Review: Lana Harris
|Based in Melbourne, Five Star Prison Cell began destroying young people’s hearing in 2005. They’ve since completed an impressive array of tours including supporting Bloodduster in Oz and Dillinger Escape Plan in the US. Matriarch represents the third album for the four piece line up which includes vocalist Adam Glynn, guitarist Mark Holain, bassist Cameron MacDonald and drummer Marc Whitworth.
Their sound is often described as ‘math metal’ (which refers to the group’s use of complex rhythmic structures and structuring songs using unusual time signatures), and the tracks contain a lot of syncopated sounds. But beneath these labyrinthine twists and turns in the songs is enough
good, strong riffage to impress upon those of less technically inclined the fact that Five Star Prison Cell also makes tracks you can bang your head to easily.
As soon as the album starts, you are hit on all sides by the power of drummer Marc Whitworth. He drills the sounds into your mind from every direction simultaneously, forceful, but more layered and interesting than just a wall of sound. The momentum he starts during opening track ‘I Curse This Vessel’ just keeps building until ‘Modus Operandi’, which appears just before mid way on the album. This was the stand out track, a mountain of sound, a blistering explosion that would crack apart even five star cell walls. As it finishes, its hard not to wonder where it could go from there, how the pace could be maintained. Then ‘Paramountain’ begins, and the band takes a step back, providing a space in which to rebuild and change direction, a space whose intro is narrated in Greek.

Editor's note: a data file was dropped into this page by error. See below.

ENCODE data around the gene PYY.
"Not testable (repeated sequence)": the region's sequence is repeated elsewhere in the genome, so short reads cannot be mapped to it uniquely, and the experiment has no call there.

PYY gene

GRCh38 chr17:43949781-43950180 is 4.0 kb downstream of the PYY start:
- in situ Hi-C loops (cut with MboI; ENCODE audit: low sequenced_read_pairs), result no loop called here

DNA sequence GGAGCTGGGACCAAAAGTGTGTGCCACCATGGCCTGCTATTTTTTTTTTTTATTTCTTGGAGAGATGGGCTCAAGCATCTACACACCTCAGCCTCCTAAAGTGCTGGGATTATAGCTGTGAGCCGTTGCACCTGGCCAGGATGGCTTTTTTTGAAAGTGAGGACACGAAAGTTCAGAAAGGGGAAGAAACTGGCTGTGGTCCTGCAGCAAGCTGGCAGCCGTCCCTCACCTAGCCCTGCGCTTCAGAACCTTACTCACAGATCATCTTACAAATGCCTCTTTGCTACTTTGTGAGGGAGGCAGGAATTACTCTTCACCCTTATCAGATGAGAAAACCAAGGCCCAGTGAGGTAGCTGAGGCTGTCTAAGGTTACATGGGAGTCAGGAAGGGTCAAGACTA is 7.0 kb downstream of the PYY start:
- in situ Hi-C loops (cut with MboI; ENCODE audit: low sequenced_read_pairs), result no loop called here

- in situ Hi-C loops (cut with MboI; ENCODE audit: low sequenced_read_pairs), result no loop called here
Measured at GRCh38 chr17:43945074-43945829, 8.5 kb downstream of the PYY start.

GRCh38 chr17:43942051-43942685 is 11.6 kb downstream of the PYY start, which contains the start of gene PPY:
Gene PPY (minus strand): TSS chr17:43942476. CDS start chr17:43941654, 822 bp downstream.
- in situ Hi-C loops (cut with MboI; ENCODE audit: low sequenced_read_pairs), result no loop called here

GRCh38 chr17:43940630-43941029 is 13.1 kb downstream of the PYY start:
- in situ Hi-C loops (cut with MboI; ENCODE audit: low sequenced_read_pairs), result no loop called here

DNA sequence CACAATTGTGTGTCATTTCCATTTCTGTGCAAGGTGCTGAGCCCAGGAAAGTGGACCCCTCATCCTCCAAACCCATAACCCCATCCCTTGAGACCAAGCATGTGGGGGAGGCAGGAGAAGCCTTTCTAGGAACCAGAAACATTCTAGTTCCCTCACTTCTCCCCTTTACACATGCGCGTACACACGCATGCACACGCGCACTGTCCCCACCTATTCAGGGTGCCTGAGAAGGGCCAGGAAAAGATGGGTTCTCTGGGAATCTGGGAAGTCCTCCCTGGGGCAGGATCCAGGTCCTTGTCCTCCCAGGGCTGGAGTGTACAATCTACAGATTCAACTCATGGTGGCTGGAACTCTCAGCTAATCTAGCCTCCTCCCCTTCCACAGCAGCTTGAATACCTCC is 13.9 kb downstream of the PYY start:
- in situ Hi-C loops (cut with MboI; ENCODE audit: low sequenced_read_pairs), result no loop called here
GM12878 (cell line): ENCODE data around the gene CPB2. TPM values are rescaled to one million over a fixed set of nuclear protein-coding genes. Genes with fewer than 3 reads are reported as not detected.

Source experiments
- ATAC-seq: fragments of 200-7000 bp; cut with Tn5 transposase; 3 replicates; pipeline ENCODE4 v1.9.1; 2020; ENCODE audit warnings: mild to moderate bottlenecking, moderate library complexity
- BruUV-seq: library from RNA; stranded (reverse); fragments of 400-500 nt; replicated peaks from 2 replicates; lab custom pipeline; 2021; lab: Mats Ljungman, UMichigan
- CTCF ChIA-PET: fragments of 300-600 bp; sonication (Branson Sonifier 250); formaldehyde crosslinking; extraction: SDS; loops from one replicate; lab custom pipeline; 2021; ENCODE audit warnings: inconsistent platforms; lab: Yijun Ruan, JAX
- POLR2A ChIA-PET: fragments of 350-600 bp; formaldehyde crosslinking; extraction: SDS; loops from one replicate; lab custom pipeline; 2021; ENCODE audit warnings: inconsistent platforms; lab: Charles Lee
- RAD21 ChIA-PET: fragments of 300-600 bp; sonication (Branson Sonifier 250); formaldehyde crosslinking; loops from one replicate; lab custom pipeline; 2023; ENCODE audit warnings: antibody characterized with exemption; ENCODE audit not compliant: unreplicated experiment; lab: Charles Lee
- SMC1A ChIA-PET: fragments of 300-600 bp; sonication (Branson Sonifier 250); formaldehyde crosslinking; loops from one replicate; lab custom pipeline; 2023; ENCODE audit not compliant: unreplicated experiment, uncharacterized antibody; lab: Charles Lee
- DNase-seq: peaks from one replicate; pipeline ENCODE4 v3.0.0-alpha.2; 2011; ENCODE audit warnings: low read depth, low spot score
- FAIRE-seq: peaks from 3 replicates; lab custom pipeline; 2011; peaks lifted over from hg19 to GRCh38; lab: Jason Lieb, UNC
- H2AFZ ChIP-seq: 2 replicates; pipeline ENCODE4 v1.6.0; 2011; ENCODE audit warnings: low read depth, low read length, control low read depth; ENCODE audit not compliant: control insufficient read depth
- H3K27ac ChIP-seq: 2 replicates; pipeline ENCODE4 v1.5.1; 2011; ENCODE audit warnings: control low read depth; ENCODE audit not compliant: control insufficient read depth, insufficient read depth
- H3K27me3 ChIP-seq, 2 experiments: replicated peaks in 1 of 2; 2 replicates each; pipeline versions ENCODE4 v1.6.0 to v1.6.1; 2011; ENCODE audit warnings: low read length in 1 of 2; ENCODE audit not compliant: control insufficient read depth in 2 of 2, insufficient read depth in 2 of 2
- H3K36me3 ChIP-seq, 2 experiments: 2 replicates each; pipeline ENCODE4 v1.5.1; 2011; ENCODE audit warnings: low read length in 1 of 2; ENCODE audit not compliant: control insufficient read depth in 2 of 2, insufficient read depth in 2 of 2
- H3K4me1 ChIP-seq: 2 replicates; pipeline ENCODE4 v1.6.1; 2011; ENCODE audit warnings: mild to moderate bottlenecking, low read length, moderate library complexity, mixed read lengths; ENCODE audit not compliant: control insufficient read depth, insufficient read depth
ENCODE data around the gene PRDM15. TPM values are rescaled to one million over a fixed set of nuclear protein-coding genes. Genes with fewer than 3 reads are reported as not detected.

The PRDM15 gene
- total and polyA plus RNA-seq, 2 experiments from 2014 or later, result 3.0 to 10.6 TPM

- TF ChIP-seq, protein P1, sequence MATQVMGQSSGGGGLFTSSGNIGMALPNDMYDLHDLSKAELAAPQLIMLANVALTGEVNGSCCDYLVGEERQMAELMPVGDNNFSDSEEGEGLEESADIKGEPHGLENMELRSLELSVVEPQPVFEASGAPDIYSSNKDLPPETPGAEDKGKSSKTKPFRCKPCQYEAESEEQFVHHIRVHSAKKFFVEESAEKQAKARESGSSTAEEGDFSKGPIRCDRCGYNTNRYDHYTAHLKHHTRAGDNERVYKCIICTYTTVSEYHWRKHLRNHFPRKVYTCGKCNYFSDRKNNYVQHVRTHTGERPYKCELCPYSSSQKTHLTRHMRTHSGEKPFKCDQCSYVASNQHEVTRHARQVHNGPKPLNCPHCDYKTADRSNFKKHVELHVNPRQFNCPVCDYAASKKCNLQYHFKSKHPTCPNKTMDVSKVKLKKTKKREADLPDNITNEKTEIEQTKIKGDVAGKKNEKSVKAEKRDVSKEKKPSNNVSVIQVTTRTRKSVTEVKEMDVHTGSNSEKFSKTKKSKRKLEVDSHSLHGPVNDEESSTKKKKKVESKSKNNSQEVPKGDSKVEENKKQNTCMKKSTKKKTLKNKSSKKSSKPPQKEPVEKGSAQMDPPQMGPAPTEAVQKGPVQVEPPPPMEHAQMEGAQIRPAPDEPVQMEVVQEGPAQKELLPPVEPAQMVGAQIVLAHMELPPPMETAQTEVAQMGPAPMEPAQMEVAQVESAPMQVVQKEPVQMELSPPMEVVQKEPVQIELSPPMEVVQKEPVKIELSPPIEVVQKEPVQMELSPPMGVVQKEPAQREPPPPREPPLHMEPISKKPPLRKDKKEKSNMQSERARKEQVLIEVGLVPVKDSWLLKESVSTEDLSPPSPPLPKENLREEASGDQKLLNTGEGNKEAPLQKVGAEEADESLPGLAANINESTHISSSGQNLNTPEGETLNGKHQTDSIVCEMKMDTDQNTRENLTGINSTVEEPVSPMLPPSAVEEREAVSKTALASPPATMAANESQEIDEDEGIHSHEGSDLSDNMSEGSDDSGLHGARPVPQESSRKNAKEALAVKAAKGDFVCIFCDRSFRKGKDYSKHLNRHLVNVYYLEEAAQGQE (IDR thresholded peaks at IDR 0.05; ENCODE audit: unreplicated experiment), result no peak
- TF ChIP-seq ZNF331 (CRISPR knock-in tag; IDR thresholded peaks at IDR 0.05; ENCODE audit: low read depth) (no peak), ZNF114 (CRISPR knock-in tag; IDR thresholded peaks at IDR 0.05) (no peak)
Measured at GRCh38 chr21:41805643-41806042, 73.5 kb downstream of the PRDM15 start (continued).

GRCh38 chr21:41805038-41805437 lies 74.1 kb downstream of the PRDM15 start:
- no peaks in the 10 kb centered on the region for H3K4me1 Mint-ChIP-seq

Having made some room, the second half of the album provides for more appreciation of other band members. This is particularly evident on ‘Loss of Gravitas’ which is a tremendous display of the power of Glynn’s vocals, an exploration in low range growls amidst strong screaming, and also on ‘Forlorn’, which brings MacDonald into the spotlight and strange as it sounds, provided some groove elements to the track, demonstrating the band’s commitment to creating interesting music by doing things differently. Although lyrics throughout are not easily distinguishable, an exception is found in the final track ‘Lamia’ on which the amusing sentiments can easily be deciphered (but they’re not really suitable for printing!). Matriarch was an enjoyable album and one which those not versed in the sub genres of metal can still enjoy as a good dose of satisfyingly heavy music.
– Matriarch – Five Star Prison Cell
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Review: Dillinger Escape Plan @ The Metro Theatre – Friday May 21, 2010
Interview: Ben Weinman – The Dillinger Escape Plan
Audio Interview: Ben Weinman – The Dillinger Escape Plan *The Audio version*
The Dillinger Escape Plan – Australian Tour – May 2010 (TOUR DETAILS)